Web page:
Author Interviews: John Hussey

Author Interviews JOHN HUSSEY.jpg

John Hussey has been a writer for many years and has published several books on the history of Liverpool as well as several history articles in various publications and journals in the UK and US.

I caught up with John for a quick Q&A on his new book Liverpool Forgotten Landscapes, Forgotten Lives.

   

What made you decide to become a history writer?

My lifelong interest has always been the history of Paris and also the Victorian era in England. For a long time, I had never considered the history of my own city for the same reasons that we drive to Chatsworth House say and ignore the charms of Speke Hall. But once I started to become interested in Liverpool history I found it was fascinating in every aspect. The thing is my studies of Paris and other areas of history have come in very useful as they place Liverpool history into context.

 

What inspired you to write Liverpool Forgotten Landscapes, Forgotten Lives?

For one thing I wanted to know whether the people who lived in Liverpool from the 1700s onwards were any different to us in the present era and for another I wanted to know what the architecture and landscape looked like. The curiosity to know about the buildings and houses stemmed from the question we all ask at some time - "I wonder what was there before they built that?" There was also the realisation that there lived in the city many people whose lives have gone unrecorded and been lost in the mists of time and I have tried to resurrect some of the Liverpudlians whose names can only be found in dusty corners of the city archives.

 

How long did the research take?

The research was really the culmination of my life lived in Liverpool and all the knowledge acquired over the years.  I believe that you have to have lived in a city to be able to write about it with any authority.

 

What’s the most fascinating or unknown fact you discovered while researching?

There's quite a few I could have chosen but for some reason the duel between William Sparling and Edward Grayson in 1803 always resonates. The duel was brought about by an anonymous letter to Sparling concerning his fiancee, Ann Renshaw, with allegations which were "too horrible to mention." I thought it was quite poignant that the poor girl should have been impugned in such a such way and as a result lost her fiancee and her reputation but what really struck me was that I had walked past the site of her house in Bold Street for most of my life without ever knowing of her.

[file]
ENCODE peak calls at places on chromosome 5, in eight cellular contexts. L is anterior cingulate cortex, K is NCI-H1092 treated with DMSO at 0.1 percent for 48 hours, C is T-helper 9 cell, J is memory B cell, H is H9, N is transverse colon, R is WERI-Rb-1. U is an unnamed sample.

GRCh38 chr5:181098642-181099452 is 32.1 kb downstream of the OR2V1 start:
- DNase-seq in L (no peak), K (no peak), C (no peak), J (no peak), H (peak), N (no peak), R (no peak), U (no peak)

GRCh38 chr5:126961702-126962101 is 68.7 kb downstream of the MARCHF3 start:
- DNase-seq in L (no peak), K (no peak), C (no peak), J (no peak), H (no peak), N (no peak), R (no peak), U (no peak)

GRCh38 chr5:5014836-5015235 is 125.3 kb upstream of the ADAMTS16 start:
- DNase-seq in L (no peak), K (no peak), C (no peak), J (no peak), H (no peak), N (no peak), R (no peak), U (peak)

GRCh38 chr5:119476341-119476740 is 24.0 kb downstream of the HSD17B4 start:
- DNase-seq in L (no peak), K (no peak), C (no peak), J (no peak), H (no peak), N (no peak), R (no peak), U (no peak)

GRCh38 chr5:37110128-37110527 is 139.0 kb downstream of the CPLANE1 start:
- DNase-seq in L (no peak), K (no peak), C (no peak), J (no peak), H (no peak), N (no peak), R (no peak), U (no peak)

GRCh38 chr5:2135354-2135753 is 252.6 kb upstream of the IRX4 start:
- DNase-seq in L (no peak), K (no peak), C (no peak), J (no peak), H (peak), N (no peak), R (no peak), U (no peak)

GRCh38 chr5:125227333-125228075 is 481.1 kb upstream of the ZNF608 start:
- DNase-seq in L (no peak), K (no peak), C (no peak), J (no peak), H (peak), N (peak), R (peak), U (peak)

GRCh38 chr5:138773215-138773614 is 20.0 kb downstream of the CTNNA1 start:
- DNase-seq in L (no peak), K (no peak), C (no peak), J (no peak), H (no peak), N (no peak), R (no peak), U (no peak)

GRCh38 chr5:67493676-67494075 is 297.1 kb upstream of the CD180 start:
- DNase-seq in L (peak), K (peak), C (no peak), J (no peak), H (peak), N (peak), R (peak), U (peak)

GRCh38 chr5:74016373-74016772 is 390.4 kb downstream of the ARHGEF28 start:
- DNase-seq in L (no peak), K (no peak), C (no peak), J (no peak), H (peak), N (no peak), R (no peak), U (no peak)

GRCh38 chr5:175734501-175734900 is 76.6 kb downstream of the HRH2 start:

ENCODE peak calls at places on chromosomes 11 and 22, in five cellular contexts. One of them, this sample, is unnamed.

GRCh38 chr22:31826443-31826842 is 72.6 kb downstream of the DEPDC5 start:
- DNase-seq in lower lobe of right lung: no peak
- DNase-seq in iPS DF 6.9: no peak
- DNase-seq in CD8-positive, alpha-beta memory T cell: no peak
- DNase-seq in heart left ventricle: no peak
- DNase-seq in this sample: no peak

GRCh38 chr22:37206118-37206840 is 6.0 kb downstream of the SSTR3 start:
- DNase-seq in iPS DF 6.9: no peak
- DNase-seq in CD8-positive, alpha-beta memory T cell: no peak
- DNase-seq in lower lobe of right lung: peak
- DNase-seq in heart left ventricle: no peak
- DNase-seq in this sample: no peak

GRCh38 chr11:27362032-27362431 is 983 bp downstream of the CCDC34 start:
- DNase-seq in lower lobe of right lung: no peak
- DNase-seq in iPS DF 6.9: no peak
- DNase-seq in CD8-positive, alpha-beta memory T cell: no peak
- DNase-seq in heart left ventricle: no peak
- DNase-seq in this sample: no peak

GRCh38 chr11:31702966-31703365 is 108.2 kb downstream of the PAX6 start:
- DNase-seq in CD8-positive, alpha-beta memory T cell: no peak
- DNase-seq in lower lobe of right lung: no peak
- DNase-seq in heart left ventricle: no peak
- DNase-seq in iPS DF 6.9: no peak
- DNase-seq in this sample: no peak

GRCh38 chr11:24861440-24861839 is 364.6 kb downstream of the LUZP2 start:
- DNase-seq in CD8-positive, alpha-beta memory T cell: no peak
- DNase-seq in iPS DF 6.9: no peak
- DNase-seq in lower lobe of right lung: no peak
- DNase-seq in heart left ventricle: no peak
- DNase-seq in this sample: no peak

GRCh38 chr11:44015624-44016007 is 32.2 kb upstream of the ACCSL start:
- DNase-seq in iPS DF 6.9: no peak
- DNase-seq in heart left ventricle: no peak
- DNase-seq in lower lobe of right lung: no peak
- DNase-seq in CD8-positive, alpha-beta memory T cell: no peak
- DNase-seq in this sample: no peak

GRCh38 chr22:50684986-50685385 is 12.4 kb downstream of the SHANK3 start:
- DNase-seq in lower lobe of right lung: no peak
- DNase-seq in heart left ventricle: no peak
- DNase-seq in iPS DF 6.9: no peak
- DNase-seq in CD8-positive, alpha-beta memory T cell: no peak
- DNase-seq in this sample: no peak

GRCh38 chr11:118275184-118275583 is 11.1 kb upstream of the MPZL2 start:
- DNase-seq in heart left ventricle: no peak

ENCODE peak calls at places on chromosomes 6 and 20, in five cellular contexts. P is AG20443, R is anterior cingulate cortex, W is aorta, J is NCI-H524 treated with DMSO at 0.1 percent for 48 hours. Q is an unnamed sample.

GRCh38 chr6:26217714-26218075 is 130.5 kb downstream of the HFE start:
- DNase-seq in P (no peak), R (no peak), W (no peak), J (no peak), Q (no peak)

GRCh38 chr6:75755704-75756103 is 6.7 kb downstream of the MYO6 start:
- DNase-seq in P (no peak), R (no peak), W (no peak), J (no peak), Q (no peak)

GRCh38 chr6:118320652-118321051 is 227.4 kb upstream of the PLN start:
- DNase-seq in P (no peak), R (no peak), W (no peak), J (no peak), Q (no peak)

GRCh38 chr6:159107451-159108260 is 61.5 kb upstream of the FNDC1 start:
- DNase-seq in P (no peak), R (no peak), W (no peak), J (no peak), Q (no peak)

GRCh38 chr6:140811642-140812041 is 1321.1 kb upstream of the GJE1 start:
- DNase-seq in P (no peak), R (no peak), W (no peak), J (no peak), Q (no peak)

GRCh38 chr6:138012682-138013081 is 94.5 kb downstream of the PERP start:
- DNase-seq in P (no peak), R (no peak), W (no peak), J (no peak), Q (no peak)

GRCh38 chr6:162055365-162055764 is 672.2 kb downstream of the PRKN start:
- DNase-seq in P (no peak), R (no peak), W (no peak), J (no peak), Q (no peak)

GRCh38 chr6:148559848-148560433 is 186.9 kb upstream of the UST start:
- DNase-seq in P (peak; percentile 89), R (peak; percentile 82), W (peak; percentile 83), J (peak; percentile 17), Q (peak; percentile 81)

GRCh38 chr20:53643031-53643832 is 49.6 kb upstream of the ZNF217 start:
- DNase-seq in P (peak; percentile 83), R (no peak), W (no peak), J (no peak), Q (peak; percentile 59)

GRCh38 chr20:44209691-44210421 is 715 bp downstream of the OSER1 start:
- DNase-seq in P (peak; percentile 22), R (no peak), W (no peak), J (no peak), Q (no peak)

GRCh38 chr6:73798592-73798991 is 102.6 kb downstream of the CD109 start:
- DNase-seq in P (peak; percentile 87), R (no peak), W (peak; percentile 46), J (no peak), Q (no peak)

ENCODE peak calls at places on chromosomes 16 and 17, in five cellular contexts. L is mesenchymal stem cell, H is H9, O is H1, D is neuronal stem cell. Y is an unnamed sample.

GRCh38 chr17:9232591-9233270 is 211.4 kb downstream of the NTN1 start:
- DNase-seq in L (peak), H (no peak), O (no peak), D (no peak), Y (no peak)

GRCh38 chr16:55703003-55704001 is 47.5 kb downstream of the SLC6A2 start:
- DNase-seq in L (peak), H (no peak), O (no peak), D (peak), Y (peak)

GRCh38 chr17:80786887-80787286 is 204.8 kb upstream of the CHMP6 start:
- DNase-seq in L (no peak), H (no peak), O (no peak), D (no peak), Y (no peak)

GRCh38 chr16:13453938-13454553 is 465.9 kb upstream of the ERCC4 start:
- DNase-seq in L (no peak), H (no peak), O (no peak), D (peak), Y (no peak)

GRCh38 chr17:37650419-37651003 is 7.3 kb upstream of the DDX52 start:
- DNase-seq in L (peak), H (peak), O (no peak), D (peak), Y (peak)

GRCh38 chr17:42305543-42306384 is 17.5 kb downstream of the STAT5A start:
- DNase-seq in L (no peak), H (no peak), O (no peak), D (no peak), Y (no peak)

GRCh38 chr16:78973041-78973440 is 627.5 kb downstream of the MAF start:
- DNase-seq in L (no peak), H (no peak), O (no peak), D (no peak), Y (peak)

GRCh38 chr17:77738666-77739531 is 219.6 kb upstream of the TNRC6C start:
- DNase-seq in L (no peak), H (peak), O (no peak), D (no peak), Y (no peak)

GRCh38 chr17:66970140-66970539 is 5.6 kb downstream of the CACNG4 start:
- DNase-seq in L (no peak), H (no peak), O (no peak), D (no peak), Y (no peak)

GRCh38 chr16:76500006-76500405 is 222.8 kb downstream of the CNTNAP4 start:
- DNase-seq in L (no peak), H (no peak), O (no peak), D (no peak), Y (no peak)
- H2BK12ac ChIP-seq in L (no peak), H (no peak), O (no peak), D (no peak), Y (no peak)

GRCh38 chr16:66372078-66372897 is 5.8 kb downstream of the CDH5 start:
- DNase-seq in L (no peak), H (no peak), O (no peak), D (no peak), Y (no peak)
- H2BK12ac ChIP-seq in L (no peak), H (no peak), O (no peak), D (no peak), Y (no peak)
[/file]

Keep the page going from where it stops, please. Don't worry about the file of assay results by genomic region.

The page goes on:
What is your most favourite chapter in the book?

I like all of them really. Most people seem to like the Newsham Orphanage chapter best but for me Lighting Up The Town is of great interest as it illustrates how Liverpool reacted to events in the wider world. In particular, the city fathers and shop owners disliked and feared Napoleon intensely as shown by their joy when he was defeated; however, it was plain that they were only interested because it served their own ends as the lifeblood of the city which was shipping was brought to a halt when Napoleon was in power. 

 

If you could travel back in time and have a wander around Liverpool in the time periods you write about, who would you want to meet and what particular places would you want to visit?

I would have liked to have watched the waters of the Mersey lapping up to St Nicholas Church and visited the Liverpool Tower on Water Street in order to ask the French prisoners of war their experiences. I would have also liked to have spoken to the Surgeon Henry Park and whisper to him the causes of some of the diseases he was faced with.   

 

Thank you for your time answering these questions!

 

Liverpool Forgotten Landscapes, Forgotten Lives is available in bookshops and on Amazon UK